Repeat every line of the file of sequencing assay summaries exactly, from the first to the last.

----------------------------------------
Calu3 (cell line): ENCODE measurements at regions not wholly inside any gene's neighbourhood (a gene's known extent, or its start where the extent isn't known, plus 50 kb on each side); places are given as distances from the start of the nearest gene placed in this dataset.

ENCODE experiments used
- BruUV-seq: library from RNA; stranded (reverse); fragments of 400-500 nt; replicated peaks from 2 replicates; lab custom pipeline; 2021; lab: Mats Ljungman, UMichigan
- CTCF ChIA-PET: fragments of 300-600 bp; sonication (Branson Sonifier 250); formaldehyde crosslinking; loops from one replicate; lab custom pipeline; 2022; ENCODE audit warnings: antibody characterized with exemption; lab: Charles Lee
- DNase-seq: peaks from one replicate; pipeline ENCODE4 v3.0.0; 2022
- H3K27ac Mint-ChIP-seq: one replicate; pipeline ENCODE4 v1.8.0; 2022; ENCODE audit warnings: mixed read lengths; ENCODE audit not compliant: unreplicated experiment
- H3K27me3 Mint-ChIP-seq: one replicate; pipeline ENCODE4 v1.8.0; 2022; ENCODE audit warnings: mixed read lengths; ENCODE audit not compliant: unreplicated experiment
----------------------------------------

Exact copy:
Calu3 (cell line): ENCODE measurements at regions not wholly inside any gene's neighbourhood (a gene's known extent, or its start where the extent isn't known, plus 50 kb on each side); places are given as distances from the start of the nearest gene placed in this dataset.

ENCODE experiments used
- BruUV-seq: library from RNA; stranded (reverse); fragments of 400-500 nt; replicated peaks from 2 replicates; lab custom pipeline; 2021; lab: Mats Ljungman, UMichigan
- CTCF ChIA-PET: fragments of 300-600 bp; sonication (Branson Sonifier 250); formaldehyde crosslinking; loops from one replicate; lab custom pipeline; 2022; ENCODE audit warnings: antibody characterized with exemption; lab: Charles Lee
- DNase-seq: peaks from one replicate; pipeline ENCODE4 v3.0.0; 2022
- H3K27ac Mint-ChIP-seq: one replicate; pipeline ENCODE4 v1.8.0; 2022; ENCODE audit warnings: mixed read lengths; ENCODE audit not compliant: unreplicated experiment
- H3K27me3 Mint-ChIP-seq: one replicate; pipeline ENCODE4 v1.8.0; 2022; ENCODE audit warnings: mixed read lengths; ENCODE audit not compliant: unreplicated experiment